In his book, Preston reports that during the 1989 incident a SWAT team of soldiers from Maryland's Fort Detrick, wearing biohazard suits, sealed off the Reston lab and destroyed the remaining 450 monkeys by lethal injection. To keep suspicions at a minimum, the Army used civilian vehicles for the five-day operation and misled reporters about the extent of the problem. "It was clear to Army experts that this was a national emergency," says Preston.
In the process of writing his book, Preston traveled to Africa in 1993 to visit one suspected source of the virus: Kenya's Kitum Cave. After fashioning his own protective suit ("I borrowed a mask and bought most of the outfit at a local industrial warehouse"), Preston ventured into the "biological mixing space" that animals and insects have used for millions of years—and where one early victim caught the virus. "Up until that time, I had adopted a detached attitude to the disease," he recalls. "But walking in, there was a moment of darkness. With bats swirling around my head and slimy green guano everywhere, I began wondering what the hell I was doing. But I needed to see this incredible environment firsthand."
Preston, who grew up in Wellesley, Mass., attributes his instinct for adventure to his parents, lawyer Jerome Preston Jr., now 72, and Dorothy, 63, a painter. In 1966 the Prestons took Richard, then 12, and his younger brothers, Douglas and David, on a trip to Africa. "They blew money they had saved for our college educations for the trip," says Preston. "It was a wise decision."
As a teenager, Preston had an aptitude for science—and anarchy. "Dick once built his own three-stage rocket that was supposed to land in Wellesley's town square a mile away, but he miscalculated the trajectory and it landed in a neighbor's yard," recalls Douglas, now 38, who has just published Jennie, his first novel. (David, 36, is a physician in Maine.)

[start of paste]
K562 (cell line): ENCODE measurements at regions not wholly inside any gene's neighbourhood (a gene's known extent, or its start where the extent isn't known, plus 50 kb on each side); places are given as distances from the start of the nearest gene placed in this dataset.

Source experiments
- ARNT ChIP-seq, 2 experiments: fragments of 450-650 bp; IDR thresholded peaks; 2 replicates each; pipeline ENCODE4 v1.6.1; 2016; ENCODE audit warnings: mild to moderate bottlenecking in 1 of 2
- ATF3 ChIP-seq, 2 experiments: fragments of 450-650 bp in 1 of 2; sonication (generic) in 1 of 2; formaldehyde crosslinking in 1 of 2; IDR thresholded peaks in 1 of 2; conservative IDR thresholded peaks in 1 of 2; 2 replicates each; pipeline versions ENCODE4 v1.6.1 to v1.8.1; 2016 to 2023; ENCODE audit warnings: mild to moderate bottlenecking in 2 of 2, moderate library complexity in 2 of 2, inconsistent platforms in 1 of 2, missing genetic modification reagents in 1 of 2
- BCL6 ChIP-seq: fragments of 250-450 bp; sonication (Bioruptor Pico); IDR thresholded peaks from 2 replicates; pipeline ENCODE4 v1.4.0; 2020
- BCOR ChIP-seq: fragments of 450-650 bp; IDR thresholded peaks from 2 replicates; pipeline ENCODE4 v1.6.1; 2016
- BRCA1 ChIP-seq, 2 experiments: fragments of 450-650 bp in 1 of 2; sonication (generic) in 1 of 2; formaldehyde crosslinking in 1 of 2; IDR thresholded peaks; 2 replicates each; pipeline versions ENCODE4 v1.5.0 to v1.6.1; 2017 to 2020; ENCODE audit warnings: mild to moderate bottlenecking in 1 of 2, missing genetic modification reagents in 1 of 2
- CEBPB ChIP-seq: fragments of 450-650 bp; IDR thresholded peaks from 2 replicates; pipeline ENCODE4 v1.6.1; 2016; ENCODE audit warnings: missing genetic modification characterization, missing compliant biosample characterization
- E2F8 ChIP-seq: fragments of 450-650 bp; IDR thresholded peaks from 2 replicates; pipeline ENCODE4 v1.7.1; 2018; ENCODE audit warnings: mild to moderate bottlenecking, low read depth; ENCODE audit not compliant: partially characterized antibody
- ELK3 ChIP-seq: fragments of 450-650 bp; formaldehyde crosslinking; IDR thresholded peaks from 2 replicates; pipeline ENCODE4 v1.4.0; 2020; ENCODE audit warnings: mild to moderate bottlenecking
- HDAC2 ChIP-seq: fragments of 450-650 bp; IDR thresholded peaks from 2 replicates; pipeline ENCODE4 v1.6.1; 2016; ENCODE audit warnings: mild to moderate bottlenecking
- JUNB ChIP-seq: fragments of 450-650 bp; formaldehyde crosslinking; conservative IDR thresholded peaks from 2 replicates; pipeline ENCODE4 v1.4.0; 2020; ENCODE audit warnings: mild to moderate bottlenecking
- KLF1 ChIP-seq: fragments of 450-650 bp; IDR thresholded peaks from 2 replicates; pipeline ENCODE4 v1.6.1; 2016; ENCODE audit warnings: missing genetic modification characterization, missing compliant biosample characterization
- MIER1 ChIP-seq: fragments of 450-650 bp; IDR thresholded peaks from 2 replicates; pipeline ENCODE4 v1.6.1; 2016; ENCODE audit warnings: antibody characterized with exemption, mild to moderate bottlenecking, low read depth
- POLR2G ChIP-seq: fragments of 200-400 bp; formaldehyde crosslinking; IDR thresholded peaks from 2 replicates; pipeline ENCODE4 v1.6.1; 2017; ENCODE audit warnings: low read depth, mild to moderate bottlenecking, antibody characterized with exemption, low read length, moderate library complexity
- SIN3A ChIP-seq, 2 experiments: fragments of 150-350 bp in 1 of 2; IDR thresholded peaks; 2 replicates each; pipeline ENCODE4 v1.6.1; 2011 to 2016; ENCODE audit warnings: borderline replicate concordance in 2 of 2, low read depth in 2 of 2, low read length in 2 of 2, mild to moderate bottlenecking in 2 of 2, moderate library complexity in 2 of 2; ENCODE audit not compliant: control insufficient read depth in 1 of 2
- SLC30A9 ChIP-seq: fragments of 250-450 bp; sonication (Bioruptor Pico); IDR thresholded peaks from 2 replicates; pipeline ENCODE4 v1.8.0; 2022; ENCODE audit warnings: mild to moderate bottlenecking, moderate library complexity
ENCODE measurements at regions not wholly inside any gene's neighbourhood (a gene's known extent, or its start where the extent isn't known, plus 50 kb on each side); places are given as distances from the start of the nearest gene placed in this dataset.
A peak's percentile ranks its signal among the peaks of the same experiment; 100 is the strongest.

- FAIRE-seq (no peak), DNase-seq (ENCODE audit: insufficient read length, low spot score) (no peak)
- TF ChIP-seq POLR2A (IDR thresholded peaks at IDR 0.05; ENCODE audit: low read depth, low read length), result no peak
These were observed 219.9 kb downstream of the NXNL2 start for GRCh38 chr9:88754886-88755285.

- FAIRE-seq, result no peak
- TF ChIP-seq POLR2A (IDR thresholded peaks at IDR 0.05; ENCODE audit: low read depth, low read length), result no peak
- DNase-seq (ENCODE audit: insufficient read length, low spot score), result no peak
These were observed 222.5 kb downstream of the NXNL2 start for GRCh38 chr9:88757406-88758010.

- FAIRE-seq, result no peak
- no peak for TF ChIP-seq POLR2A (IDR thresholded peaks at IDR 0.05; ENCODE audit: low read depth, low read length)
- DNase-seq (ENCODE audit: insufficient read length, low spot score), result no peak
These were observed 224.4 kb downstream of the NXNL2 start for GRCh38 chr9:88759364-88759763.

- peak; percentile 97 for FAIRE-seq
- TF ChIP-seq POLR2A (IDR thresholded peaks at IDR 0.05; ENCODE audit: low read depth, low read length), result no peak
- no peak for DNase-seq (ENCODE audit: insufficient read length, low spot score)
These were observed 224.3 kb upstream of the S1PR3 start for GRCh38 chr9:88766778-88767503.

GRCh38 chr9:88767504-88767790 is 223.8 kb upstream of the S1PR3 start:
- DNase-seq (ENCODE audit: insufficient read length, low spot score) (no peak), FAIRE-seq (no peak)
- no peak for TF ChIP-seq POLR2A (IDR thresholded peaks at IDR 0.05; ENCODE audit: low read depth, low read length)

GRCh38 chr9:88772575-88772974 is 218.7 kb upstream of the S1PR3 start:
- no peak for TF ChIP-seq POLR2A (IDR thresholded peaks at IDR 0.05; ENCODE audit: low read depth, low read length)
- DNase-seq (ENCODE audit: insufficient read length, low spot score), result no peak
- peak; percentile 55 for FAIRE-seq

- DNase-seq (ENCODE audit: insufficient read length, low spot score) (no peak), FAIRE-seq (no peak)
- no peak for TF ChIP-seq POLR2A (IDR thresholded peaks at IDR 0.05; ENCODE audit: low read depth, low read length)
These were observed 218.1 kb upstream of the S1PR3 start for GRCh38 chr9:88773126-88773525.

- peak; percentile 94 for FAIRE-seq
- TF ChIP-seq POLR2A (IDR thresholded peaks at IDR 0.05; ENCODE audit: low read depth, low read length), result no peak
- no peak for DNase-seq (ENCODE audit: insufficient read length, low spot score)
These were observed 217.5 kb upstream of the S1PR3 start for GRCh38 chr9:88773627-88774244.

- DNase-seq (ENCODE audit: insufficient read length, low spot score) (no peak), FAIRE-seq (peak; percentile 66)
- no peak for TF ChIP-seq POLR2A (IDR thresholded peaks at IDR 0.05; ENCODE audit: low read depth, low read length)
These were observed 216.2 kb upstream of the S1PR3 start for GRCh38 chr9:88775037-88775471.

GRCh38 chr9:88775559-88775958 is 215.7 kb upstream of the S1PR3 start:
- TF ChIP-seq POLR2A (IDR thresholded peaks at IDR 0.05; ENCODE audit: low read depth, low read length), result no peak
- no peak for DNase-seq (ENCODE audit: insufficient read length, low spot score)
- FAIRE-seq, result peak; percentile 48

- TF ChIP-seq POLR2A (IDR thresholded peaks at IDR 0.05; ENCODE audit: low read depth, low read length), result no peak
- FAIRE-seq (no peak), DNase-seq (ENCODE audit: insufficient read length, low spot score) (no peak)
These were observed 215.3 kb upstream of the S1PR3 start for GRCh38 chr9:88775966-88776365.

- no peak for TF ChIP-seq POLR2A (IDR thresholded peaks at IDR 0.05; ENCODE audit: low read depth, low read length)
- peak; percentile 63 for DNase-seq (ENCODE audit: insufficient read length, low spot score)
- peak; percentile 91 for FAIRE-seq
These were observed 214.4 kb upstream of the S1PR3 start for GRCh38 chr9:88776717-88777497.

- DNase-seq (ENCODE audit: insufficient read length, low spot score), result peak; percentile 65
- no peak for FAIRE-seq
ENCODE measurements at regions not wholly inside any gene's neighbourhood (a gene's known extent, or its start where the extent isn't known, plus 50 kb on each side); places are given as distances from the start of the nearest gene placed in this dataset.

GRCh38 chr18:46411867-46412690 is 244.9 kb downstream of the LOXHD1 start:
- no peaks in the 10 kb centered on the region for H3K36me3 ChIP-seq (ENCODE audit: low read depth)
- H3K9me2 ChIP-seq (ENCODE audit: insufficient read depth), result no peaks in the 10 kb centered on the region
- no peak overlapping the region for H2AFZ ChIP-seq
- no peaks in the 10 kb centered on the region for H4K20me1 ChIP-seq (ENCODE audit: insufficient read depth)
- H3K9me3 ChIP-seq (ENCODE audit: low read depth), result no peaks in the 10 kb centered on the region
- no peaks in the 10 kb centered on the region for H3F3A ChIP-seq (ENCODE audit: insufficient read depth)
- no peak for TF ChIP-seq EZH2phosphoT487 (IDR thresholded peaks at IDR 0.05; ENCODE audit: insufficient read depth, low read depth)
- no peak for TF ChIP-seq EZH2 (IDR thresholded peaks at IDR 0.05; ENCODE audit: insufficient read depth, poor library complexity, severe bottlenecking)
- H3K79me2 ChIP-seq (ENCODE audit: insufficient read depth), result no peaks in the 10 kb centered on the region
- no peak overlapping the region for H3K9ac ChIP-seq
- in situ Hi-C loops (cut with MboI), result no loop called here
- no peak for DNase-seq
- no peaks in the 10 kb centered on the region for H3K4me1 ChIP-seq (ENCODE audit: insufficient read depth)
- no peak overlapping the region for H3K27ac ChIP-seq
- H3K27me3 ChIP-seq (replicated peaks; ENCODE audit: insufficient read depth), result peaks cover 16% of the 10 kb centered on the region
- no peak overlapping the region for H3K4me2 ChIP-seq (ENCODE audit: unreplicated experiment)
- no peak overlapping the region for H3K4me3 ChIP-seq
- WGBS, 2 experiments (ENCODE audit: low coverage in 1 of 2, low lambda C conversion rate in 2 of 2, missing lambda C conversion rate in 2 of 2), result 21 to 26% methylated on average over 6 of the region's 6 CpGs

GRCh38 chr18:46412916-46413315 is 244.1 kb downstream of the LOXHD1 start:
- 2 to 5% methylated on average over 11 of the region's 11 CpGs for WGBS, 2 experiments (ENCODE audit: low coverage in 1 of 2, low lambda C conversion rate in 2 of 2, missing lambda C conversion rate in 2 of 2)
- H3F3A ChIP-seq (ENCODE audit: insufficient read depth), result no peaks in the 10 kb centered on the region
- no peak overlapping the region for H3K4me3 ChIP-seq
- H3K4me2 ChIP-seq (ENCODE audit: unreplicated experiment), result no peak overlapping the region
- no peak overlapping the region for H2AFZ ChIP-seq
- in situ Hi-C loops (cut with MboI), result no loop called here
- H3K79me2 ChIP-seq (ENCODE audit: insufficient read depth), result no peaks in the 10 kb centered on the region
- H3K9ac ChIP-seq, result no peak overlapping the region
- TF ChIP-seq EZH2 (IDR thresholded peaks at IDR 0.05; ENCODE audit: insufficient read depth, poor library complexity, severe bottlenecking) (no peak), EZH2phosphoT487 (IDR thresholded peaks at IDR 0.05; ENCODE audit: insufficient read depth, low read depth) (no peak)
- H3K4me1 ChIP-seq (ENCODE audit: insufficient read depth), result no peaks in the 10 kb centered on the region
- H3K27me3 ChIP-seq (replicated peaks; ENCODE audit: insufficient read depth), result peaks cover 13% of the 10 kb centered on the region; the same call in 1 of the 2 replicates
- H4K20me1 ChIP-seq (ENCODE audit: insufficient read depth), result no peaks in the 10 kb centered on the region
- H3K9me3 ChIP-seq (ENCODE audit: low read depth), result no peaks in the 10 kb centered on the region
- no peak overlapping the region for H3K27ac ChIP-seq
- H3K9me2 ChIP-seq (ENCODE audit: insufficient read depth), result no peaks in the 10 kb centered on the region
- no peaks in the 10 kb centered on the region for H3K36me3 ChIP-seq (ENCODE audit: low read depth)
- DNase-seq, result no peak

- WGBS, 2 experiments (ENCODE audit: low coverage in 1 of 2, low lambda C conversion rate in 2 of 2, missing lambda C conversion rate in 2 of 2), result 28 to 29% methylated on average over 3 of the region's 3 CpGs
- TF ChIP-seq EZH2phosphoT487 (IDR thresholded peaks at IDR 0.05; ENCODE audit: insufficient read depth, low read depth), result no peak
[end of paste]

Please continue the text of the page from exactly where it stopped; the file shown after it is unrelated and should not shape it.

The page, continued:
After graduating from California's Pomona College in 1977, Preston won a scholarship in the graduate English program at Princeton University, where he met Michelle Parham, a fellow student he married in 1985. (The couple has three children—Marguerite, 5, Laura, 3, and Oliver, 7 months.)
As a freelance writer, Preston says he gravitated to scientific subjects because "I've always been fascinated by the human race's attempts to understand and control nature." In 1988 he wrote First Light, a highly praised account of astronomers searching for the origins of the universe. His second book, American Steel, published in 1992, chronicled the creation of a modern mill. "Dick has a real talent for taking complicated scientific subjects and writing about them with great flair," notes author John McPhee, a friend and former teacher at Princeton.
Preston hopes his book will do more than simply scare readers. "We need biological listening posts in tropical areas to identify emerging viruses before they get out of control," he says. "Nature can often be a force of great power and cruelty. It won't adapt itself to humans—we must do the adapting or suffer the consequences."